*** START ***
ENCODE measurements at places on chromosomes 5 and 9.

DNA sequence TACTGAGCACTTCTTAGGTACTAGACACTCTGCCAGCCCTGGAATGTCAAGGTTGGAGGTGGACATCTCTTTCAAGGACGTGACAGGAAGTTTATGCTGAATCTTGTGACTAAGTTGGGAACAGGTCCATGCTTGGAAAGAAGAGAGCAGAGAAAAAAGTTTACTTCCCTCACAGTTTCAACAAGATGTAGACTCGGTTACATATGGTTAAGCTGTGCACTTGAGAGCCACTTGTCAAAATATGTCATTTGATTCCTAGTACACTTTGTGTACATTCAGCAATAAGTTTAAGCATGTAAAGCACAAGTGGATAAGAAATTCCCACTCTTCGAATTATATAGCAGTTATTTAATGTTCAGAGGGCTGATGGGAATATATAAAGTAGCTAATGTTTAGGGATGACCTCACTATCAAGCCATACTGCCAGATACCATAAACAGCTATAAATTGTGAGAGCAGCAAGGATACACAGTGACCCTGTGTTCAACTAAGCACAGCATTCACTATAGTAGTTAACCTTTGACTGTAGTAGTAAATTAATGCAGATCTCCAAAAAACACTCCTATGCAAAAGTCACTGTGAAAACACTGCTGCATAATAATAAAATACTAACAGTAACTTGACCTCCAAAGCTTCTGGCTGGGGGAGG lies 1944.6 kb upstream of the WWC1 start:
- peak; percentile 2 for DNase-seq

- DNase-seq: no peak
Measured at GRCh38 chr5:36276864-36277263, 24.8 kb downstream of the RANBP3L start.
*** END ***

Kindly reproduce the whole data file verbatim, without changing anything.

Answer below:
ENCODE measurements at places on chromosomes 5 and 9.

DNA sequence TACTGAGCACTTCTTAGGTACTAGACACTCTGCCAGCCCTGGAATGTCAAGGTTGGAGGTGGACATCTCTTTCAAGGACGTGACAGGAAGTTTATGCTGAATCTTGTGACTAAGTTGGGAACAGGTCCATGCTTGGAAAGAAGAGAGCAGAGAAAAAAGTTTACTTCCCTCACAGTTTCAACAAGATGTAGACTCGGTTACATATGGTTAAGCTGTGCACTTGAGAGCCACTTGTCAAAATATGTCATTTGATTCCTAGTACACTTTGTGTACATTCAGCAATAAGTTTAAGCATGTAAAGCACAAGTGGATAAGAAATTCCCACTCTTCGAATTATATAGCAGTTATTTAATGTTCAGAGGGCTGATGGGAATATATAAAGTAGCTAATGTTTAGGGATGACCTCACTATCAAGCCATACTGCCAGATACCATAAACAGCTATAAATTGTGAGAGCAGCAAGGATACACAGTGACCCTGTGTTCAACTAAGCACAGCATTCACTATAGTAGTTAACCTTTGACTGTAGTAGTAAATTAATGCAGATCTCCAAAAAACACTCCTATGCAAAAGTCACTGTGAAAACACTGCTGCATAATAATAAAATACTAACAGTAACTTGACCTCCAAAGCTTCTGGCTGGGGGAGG lies 1944.6 kb upstream of the WWC1 start:
- peak; percentile 2 for DNase-seq

- DNase-seq: no peak
Measured at GRCh38 chr5:36276864-36277263, 24.8 kb downstream of the RANBP3L start.